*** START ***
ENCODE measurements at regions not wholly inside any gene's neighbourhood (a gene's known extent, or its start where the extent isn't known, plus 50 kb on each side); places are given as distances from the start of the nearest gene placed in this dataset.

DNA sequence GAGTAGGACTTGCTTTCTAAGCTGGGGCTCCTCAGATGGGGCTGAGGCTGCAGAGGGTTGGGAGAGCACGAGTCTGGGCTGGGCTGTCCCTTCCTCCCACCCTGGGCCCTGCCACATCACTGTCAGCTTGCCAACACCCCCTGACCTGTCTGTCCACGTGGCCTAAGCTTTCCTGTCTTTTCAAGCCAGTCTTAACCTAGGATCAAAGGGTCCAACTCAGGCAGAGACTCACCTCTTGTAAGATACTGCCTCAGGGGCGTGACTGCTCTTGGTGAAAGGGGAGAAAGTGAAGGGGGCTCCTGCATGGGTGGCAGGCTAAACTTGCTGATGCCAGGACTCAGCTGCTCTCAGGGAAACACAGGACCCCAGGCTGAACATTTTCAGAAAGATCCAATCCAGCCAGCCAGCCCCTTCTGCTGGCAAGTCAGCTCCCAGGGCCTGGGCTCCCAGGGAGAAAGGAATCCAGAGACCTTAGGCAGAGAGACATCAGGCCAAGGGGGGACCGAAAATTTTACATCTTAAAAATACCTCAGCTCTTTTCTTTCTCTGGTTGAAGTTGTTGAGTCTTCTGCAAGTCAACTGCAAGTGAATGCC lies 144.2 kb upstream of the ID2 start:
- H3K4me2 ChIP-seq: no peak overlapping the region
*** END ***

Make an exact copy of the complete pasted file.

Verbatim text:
ENCODE measurements at regions not wholly inside any gene's neighbourhood (a gene's known extent, or its start where the extent isn't known, plus 50 kb on each side); places are given as distances from the start of the nearest gene placed in this dataset.

DNA sequence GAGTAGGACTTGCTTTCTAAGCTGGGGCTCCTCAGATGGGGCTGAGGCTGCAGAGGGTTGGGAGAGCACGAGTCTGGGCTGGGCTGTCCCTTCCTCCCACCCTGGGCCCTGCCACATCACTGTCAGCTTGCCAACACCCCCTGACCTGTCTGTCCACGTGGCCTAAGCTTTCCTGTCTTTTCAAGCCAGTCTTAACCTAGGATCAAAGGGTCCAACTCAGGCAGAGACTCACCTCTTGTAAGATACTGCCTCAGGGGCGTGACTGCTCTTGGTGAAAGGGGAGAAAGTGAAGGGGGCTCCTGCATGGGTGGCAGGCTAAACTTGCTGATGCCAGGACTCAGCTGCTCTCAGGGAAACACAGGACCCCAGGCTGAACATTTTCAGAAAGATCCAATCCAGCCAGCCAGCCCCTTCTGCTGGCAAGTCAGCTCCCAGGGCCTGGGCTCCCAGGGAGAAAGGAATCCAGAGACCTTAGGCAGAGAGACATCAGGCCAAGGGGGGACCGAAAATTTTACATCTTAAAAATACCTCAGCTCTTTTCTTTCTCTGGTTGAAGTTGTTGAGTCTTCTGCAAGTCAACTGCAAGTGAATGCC lies 144.2 kb upstream of the ID2 start:
- H3K4me2 ChIP-seq: no peak overlapping the region